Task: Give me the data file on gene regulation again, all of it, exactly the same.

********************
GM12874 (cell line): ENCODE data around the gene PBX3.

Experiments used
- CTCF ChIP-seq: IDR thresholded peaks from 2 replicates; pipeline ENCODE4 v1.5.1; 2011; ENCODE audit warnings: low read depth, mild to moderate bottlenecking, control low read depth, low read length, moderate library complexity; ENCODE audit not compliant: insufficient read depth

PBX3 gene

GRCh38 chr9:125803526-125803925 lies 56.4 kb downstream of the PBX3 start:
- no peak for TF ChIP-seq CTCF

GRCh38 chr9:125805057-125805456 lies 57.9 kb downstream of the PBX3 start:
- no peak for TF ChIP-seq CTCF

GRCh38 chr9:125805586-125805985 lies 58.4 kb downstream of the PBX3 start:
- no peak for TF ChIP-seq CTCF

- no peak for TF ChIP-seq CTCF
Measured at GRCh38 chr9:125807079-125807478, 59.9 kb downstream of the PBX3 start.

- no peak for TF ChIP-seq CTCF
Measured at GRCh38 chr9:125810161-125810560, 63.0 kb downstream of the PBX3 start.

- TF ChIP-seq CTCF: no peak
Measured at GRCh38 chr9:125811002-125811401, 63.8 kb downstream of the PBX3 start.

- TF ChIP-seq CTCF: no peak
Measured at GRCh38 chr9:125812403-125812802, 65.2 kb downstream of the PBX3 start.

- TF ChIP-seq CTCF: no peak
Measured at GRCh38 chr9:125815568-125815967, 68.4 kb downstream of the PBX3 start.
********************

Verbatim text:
GM12874 (cell line): ENCODE data around the gene PBX3.

Experiments used
- CTCF ChIP-seq: IDR thresholded peaks from 2 replicates; pipeline ENCODE4 v1.5.1; 2011; ENCODE audit warnings: low read depth, mild to moderate bottlenecking, control low read depth, low read length, moderate library complexity; ENCODE audit not compliant: insufficient read depth

PBX3 gene

GRCh38 chr9:125803526-125803925 lies 56.4 kb downstream of the PBX3 start:
- no peak for TF ChIP-seq CTCF

GRCh38 chr9:125805057-125805456 lies 57.9 kb downstream of the PBX3 start:
- no peak for TF ChIP-seq CTCF

GRCh38 chr9:125805586-125805985 lies 58.4 kb downstream of the PBX3 start:
- no peak for TF ChIP-seq CTCF

- no peak for TF ChIP-seq CTCF
Measured at GRCh38 chr9:125807079-125807478, 59.9 kb downstream of the PBX3 start.

- no peak for TF ChIP-seq CTCF
Measured at GRCh38 chr9:125810161-125810560, 63.0 kb downstream of the PBX3 start.

- TF ChIP-seq CTCF: no peak
Measured at GRCh38 chr9:125811002-125811401, 63.8 kb downstream of the PBX3 start.

- TF ChIP-seq CTCF: no peak
Measured at GRCh38 chr9:125812403-125812802, 65.2 kb downstream of the PBX3 start.

- TF ChIP-seq CTCF: no peak
Measured at GRCh38 chr9:125815568-125815967, 68.4 kb downstream of the PBX3 start.